The uPVC window industry is poised to experience major growth as the benefits of polymer frames become better understood in Australia.

Victorian company PVC Windows Australia has recently commissioned significant window fabrication infrastructure with the installation of new Kaban machining lines that are expected to increase the company’s fabrication capacity tenfold. 

Consisting of two machines, one for processing, cutting and reinforcing the uPVC profiles, and the other, a welding and cleaning centre, the new infrastructure at PVC Windows Australia will streamline and dramatically increase uPVC window fabrication capacity, enabling the company to offer customers a 20% - 30% price reduction. 

Unplasticised PVC (uPVC) represents a minor part of the local window framing industry, comprising of less than 5% of the Australian window market. In comparison, the European and American markets have experienced exponential growth over the past three to four decades, with uPVC windows today accounting for approximately 90% of the market in Germany, 75% in Europe and 60% in North America.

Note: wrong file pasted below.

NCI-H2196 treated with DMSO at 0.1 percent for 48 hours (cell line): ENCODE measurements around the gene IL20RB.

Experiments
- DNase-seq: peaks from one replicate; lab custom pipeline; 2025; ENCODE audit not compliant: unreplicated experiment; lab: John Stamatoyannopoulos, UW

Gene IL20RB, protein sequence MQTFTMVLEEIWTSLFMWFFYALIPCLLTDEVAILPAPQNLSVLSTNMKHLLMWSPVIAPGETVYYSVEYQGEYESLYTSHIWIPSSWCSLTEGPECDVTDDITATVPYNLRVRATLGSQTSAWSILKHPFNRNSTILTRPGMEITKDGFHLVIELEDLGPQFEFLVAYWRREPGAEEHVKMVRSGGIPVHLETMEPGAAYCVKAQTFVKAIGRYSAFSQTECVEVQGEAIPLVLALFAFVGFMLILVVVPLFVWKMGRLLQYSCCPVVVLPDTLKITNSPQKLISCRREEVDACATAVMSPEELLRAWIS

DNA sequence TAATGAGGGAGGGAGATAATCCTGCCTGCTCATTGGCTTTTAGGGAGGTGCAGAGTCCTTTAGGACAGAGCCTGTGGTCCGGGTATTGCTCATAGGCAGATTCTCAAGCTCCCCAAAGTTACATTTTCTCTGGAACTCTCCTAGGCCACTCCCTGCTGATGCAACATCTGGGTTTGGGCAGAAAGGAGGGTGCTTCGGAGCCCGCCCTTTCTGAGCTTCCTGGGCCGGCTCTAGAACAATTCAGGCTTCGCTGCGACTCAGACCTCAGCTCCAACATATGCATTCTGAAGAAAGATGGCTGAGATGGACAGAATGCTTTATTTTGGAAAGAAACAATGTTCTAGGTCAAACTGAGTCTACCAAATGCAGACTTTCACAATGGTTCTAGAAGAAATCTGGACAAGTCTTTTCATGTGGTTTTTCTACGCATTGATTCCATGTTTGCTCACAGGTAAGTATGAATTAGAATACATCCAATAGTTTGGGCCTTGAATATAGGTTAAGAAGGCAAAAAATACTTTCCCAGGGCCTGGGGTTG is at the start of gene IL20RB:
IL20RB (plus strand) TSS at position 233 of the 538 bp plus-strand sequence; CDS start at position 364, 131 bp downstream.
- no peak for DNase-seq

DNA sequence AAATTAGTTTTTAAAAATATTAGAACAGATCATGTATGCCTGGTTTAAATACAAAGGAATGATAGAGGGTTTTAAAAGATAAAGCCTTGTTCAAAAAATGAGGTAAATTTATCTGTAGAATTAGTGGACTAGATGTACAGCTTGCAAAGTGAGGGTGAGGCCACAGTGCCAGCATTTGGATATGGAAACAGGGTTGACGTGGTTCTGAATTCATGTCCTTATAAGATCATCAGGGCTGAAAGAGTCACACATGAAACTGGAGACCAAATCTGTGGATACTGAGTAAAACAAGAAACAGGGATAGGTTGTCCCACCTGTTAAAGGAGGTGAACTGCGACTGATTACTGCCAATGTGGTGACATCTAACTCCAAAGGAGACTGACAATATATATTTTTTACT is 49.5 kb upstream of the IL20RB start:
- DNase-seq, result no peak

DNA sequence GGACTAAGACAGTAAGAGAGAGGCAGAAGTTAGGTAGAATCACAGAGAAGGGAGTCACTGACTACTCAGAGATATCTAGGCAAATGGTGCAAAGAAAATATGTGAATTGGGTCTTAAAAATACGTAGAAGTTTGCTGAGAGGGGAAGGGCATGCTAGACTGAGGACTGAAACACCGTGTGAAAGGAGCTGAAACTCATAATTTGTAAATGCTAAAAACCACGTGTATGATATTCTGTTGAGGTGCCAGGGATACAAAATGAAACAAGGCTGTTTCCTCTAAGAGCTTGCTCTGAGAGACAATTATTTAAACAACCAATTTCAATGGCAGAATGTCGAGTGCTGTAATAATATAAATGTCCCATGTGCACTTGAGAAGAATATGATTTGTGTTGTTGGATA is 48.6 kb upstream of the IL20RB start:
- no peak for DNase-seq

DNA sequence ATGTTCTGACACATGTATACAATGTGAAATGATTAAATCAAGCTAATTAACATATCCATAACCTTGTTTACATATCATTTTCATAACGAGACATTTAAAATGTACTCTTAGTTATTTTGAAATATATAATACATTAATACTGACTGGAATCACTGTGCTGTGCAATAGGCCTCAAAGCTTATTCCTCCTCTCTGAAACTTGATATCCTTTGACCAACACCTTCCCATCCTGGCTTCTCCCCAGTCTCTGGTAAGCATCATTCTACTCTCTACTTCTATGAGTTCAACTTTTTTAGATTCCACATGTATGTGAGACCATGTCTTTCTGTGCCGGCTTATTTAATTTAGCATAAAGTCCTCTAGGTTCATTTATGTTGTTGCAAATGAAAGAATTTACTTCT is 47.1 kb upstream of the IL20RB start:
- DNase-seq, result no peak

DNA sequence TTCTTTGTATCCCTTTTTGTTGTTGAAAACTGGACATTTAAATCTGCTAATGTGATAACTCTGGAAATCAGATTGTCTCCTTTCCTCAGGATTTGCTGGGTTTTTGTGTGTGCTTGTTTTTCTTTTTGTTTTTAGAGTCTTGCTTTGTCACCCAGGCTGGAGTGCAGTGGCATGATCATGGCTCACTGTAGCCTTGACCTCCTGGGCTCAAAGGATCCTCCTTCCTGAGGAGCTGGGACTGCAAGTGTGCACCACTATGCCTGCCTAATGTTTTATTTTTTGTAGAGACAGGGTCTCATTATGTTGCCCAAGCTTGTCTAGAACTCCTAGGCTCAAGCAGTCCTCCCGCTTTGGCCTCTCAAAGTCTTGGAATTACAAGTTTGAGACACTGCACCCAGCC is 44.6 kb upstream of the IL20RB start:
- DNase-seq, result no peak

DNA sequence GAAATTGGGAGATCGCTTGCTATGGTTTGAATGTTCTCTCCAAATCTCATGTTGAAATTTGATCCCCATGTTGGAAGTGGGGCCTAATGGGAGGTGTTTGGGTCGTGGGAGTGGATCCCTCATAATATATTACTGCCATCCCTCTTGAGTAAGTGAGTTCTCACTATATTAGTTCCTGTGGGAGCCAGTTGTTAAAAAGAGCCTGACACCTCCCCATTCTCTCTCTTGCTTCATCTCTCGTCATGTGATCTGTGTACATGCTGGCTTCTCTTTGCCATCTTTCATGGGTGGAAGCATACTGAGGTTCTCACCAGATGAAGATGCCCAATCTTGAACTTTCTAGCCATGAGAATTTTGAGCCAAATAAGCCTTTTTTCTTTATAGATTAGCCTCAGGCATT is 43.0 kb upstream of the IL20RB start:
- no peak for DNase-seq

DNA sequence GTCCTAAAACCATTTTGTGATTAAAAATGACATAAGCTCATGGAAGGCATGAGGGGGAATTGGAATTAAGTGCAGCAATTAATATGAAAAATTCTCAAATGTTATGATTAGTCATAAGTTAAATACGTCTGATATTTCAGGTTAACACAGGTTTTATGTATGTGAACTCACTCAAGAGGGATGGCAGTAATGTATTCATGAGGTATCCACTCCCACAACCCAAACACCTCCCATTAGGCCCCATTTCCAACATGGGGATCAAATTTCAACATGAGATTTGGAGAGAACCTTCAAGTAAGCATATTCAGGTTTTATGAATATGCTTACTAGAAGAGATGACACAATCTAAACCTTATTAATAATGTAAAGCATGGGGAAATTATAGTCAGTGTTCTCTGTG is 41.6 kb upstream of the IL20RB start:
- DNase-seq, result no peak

However, uPVC windows are gaining attention in Australia as a result of the growing focus on energy efficient performance for homes and buildings. 

Sophi Macmillan, Chief Executive Officer, Vinyl Council of Australia observes that Australia lags far behind the rest of the world in the use of PVC windows as a sustainable alternative to the more commonly used aluminium window frames.

She adds that the investment by PVC Windows Australia shows the confidence in the growing Australian industry and signals an upswing in the specification of the more energy efficient window systems. 

Ash Aygun, National Sales & Projects Manager, PVC Windows Australia confirms that the company has the potential to produce 400 PVC window frames per week while maintaining the same high quality. 

Double glazed windows with uPVC frames are proven performers in reducing energy consumption for heating and cooling and consequently, over their whole lifecycle can reduce a building’s greenhouse gas emissions by as much as half compared to the use of aluminium framed windows.